Gigabyte X48-DQ6 Reviewccokeman - February 19, 2008
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The Motherboard Intelligent Tweaker section is where enthusiasts will spend the majority of their time on the X48-DQ6. Follow along as I look at this section in more detail.
Motherboard Intelligent Tweaker:
The main page of this section has many of the settings on Auto or normal as the baseline adjustments. We all know that this just won't do to get the most from our hardware.
Robust Graphics booster can be set to Auto, Fast or Turbo depending on the performance characteristics of your GPU. The CPU clock ratio settings are dictated by the processor you install. With an unlocked chip, the sky is the limit. With the Q6600 used for this review, the limits are a little mundane at between 6 and 9.
CPU Host Clock Control allows the CPU clock speed to be adjusted up to 700MHz. There are few, if any, CPUs out that can even come close to this speed, but it would be fun to try and reach it.
The PCI-E frequency can be adjusted up to 150MHz. Not as high as some performance motherboards, but a level that is more realistic. CIA2 is a built in Dynamic overclocking tool to allow preset levels of performance to be selected and implemented.
The System Memory Multiplier sets the memory frequency based on four different northbridge strap levels. The "A" setting corresponds to the 266MHz strap, "B" the 333MHz, "C"is the 200MHz strap and of course that leaves "D" at the 400MHz strap. Each has a different effect on performance and will be up to you to find out what works best for your combination of parts. Of course, Auto will choose the setting based on the SPD values for your memory.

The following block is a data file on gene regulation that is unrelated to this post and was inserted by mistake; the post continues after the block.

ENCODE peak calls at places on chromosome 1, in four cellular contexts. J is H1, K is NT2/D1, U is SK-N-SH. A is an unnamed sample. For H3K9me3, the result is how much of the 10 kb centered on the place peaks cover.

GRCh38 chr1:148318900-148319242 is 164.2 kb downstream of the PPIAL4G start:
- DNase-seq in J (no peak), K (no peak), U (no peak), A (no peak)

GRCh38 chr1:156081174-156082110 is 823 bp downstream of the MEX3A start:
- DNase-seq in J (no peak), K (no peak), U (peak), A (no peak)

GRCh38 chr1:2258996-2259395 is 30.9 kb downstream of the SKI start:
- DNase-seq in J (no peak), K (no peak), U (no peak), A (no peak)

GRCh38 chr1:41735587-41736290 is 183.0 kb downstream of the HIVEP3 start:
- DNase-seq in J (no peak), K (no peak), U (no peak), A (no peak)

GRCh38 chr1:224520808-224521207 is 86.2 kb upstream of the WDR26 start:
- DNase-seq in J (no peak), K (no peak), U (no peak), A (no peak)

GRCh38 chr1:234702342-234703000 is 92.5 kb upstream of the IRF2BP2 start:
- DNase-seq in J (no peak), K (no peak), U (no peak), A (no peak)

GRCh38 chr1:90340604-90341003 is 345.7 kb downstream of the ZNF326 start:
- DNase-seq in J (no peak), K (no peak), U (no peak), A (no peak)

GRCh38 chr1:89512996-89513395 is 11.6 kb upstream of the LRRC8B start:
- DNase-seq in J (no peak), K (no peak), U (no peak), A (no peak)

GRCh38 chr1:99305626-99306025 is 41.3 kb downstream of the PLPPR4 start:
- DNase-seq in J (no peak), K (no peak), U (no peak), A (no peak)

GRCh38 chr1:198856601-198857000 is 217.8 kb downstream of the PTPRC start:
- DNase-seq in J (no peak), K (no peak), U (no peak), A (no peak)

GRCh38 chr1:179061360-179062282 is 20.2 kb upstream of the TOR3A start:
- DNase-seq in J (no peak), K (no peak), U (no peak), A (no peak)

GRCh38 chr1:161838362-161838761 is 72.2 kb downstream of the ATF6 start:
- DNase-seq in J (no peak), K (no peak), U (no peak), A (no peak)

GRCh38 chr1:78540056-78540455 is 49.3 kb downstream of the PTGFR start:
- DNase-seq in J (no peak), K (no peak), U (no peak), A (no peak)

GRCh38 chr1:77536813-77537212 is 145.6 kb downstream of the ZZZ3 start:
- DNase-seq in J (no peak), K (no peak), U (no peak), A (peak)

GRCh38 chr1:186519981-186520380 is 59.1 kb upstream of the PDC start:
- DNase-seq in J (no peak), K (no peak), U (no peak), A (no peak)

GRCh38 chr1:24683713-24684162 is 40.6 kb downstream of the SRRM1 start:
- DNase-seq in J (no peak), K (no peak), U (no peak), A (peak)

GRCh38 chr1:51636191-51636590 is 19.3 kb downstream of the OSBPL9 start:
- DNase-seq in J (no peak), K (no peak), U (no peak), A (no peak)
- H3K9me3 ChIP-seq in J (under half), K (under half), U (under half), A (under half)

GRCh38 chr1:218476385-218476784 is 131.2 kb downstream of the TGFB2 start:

The DRAM Timing Selectable tab can be left on Auto to set the parameters of your memory or you can choose the manual option to tweak the timings to gain the most performance from the memory that is installed.
The Gigabyte BIOS voltage settings are managed in a way that is a little different from most other manufacturer's BIOSes. To set a voltage, the options are shown as an increase above the spec voltages for the device. For instance, JEDEC spec for DDR2 memory is 1.8 volts, to reach 2.2 volts I would have to overvolt, or increase, the memory voltage by .40 volts. Knowing the starting point is the key to not damaging the installed hardware. With that said, the maximum increase on the DDR2 is 1.55 volts to give a maximum possible voltage of 3.35 volts. More than enough for the LN2 crowd to play with. PCI-E voltage goes up by .75 volts, FSB volts by .35, MCH or Northbridge volts can go up by .775 volts for a little bit over 2.0 volts. Loadline calibration helps minimize or eliminate the VCore droop noticed on many Intel chipset motherboards.